2 edition of history of the Warrington and Newton Railway found in the catalog.
history of the Warrington and Newton Railway
Clement E. Stretton
The site of Warrington Wilderspool station looking east on 8 March The line going off to the right follows the course of the original Warrington & Stockport Railway. The line from which the class 60 locomotive is seen descending dates from and was a deviation of the original route made necessary because of the construction of the. History. Newton Road station on the Grand Junction Railway, one of the original stations of the line, in The station was relocated twice and is now defunct. then via the existing Warrington and Newton Railway to join the Liverpool and Manchester Railway at a triangular junction at Newton Junction. Drake’s Road Book of the Grand.
In July , the Warrington and Newton railway was opened, less than 6 months after the Liverpool and Manchester railway began service. A station was built at the junction of the two railways, a mile west of the town of Newton in Makerfield, now Newton-le-Willows ad was given the name Newton Junction. The proposed electric railway, or “tramway” would run between Northwich and Warrington along the main road and that a series of meetings were planned by the promoter with representatives from villages along the way, including Stretton.
Buy A History of Warrington by Alan Crosby (ISBN: ) from Amazon's Book Store. Everyday low prices and free delivery on eligible orders/5(2). The St Helens and Runcorn Gap Railway obtained the St Helens Railway Act in to grant the company powers to construct a line from Runcrorn Gap to Warrington Arpley. With Warrington at the time being a major industrial centre of metal working the company could see an opportunity to gain new traffic.
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The Warrington and Newton Railway was an early railway company in England. It's object was to join Warrington terminus just North of the town centre, to the Liverpool and Manchester Railway at what was then Newton-le-Willows (now Earlestown).
It was sanctioned by 10 Geo. IV., c, 37,and was opened on July 25th,The line, only 4 1/2 miles long, was destined to form a very important. The first railway in the town was the Warrington and Newton Railway, opened on 25 Julywhich ran from the Three Pigeons hotel on Tanners Lane to Newton Junction (now Earlestown), whilst the Grand Junction Railway ran from Birmingham to Warrington Bank Quay from Description of route.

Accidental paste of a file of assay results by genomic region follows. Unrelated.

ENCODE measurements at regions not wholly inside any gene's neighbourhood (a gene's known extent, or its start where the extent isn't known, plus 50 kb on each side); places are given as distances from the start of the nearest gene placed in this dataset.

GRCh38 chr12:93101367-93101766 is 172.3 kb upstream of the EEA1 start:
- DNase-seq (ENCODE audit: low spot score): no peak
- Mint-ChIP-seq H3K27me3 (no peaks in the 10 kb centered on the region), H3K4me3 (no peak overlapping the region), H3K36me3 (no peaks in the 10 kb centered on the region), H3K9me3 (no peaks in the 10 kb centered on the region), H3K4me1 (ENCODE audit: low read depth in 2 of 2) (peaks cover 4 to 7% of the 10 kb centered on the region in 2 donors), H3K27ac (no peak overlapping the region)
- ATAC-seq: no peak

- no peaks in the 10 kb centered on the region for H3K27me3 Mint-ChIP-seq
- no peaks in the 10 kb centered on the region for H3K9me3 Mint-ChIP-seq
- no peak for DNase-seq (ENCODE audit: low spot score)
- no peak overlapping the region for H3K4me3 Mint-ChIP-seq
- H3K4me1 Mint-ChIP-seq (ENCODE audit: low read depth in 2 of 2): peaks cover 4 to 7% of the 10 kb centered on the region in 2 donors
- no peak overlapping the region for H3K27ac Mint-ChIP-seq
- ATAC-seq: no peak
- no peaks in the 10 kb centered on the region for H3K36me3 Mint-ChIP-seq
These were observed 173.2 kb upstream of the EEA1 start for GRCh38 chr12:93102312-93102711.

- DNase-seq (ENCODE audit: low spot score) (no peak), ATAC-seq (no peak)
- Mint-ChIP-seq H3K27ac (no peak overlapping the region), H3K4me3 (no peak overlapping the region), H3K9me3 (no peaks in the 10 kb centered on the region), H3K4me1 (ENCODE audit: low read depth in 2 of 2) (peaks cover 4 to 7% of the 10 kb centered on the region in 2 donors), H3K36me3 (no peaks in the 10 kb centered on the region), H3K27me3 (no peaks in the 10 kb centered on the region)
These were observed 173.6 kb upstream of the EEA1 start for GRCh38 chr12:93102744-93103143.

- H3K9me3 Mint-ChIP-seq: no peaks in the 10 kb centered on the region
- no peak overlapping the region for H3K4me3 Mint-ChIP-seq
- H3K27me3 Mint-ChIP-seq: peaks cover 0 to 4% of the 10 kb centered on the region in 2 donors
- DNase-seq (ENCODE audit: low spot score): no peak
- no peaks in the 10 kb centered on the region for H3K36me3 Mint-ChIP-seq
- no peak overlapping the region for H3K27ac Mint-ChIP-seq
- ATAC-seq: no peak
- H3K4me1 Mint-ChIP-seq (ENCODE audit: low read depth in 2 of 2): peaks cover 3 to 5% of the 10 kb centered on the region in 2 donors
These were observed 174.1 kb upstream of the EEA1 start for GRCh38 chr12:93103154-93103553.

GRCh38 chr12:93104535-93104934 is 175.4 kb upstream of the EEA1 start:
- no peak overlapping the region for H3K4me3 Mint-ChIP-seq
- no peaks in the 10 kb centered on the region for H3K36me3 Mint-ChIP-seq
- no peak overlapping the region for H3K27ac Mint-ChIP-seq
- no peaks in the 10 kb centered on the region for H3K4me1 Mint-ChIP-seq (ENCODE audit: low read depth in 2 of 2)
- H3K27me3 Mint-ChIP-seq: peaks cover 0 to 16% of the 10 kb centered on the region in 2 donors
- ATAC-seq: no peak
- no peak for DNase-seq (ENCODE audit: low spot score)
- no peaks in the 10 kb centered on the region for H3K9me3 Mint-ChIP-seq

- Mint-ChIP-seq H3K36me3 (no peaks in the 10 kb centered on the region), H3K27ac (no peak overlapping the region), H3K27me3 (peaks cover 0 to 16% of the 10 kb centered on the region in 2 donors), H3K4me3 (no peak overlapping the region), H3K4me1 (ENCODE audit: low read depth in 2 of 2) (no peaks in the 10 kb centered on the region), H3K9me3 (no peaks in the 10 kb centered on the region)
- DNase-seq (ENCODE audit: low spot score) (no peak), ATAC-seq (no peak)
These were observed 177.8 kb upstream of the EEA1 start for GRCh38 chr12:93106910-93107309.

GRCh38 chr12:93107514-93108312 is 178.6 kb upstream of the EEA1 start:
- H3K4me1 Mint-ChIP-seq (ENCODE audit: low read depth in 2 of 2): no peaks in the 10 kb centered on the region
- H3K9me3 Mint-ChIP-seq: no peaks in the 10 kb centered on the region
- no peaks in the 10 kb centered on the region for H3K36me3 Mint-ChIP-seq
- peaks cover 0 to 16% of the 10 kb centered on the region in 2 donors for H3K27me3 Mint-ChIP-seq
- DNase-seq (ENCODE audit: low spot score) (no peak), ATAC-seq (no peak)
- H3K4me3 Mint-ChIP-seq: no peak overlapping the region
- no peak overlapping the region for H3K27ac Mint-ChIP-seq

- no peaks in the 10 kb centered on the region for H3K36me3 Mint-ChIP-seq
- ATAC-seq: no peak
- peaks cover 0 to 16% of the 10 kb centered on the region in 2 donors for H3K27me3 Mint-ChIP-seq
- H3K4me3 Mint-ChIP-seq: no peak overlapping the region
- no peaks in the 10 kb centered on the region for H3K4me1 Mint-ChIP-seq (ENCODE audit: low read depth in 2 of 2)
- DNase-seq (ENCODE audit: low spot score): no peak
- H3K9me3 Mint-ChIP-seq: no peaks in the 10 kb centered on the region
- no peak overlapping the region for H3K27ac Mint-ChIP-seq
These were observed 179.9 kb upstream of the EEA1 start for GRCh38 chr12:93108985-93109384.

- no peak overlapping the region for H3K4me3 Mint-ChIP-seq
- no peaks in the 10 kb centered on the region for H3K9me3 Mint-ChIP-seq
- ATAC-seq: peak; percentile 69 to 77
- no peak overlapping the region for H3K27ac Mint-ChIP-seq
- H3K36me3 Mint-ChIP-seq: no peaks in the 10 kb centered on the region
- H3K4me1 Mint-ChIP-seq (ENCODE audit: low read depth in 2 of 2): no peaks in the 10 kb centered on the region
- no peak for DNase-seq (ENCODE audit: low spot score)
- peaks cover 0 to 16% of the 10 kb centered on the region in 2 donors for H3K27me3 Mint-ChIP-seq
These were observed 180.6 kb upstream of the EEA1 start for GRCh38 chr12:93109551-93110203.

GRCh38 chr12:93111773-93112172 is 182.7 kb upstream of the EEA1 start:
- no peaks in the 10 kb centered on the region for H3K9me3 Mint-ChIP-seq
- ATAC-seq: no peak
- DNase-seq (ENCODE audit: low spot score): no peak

Top. This line runs from Warrington to Newton on the Liverpool and Manchester original terminus in Warrington was left as a branch when the Grand Junction Railway was opened between Warrington and Birmingham. This branch became known as the Dallam branch. History Early history. The station lies on the former Liverpool and Manchester Railway, which was opened on 15 September On 25 July the Warrington and Newton Railway was opened for public use, making a junction at a point in the township of Newton, facing in the direction of Liverpool.
The surviving Earlestown station buildings were constructed around on the original site, at Coordinates: 53°27′04″N 2°38′17″W / °N. The Vulcan Foundry is established at Newton-le-Willows by Charles Tayleur a Liverpool Engineer and Entrepreneur.
The nearby Liverpool and Manchester Railway is also opened. Portrait: The Warrington and Newton Railway was opened passing the front of the works. This is transcribed and edited by Steven Dowd for personal use here at the Newton le Willows website from documents loaned by Geoff Simm, the original work was Extracted from an M.A.
Thesis () by Lynton J. Smith at the University of London entitled: “The South Lancashire Development Area: a selective study of changes within an emerging problem area – ”.
Synopsis Featuring photographs by former Warrington railwayman Arthur Chester, this is a survey of the busy railway hub where steam-hauled goods and passenger trains wove their way between east and west among the famous expresses of the West Coast line.
Track layouts and operating notes are /5(5). Newton-le-Willows railway station is in the old original part of town and Earlestown railway station, opened in They are two of the oldest railway stations in existence.
Earlestown was an important junction where the original Liverpool and Manchester line. This week an e-mail entitled “Stretton Sister-Township Newton” came in from Stephen, the churchwarden at St.